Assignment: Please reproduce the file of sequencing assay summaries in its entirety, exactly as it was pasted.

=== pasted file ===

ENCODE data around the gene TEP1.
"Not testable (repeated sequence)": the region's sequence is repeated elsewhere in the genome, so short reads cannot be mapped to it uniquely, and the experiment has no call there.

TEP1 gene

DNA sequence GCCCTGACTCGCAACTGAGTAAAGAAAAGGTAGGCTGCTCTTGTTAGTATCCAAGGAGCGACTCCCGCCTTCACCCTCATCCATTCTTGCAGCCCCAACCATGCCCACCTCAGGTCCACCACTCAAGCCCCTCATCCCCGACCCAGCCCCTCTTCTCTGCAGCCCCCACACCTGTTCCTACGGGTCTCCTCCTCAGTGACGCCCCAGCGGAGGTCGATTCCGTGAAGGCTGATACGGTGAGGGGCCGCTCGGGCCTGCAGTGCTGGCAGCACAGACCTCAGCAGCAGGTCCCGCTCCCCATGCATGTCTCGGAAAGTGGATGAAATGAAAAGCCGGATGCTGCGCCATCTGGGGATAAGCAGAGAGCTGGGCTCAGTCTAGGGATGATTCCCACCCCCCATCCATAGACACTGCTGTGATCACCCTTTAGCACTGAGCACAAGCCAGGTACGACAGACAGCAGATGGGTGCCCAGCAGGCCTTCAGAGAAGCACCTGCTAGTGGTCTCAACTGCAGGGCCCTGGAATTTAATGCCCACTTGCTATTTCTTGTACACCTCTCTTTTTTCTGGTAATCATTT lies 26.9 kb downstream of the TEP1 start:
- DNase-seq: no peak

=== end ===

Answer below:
ENCODE data around the gene TEP1.
"Not testable (repeated sequence)": the region's sequence is repeated elsewhere in the genome, so short reads cannot be mapped to it uniquely, and the experiment has no call there.

TEP1 gene

DNA sequence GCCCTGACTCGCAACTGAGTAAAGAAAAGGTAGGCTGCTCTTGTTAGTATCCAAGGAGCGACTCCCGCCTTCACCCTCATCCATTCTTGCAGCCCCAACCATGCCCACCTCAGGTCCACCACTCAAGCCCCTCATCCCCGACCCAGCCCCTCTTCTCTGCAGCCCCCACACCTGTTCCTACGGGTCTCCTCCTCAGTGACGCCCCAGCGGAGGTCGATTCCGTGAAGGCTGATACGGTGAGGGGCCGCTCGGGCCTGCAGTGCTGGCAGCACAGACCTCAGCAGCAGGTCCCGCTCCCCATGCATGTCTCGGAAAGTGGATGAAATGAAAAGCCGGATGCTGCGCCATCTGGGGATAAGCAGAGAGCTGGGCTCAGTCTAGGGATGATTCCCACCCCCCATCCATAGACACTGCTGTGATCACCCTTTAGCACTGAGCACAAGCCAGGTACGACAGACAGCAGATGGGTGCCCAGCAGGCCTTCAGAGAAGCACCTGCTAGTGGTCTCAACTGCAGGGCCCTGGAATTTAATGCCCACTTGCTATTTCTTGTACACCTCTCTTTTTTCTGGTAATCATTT lies 26.9 kb downstream of the TEP1 start:
- DNase-seq: no peak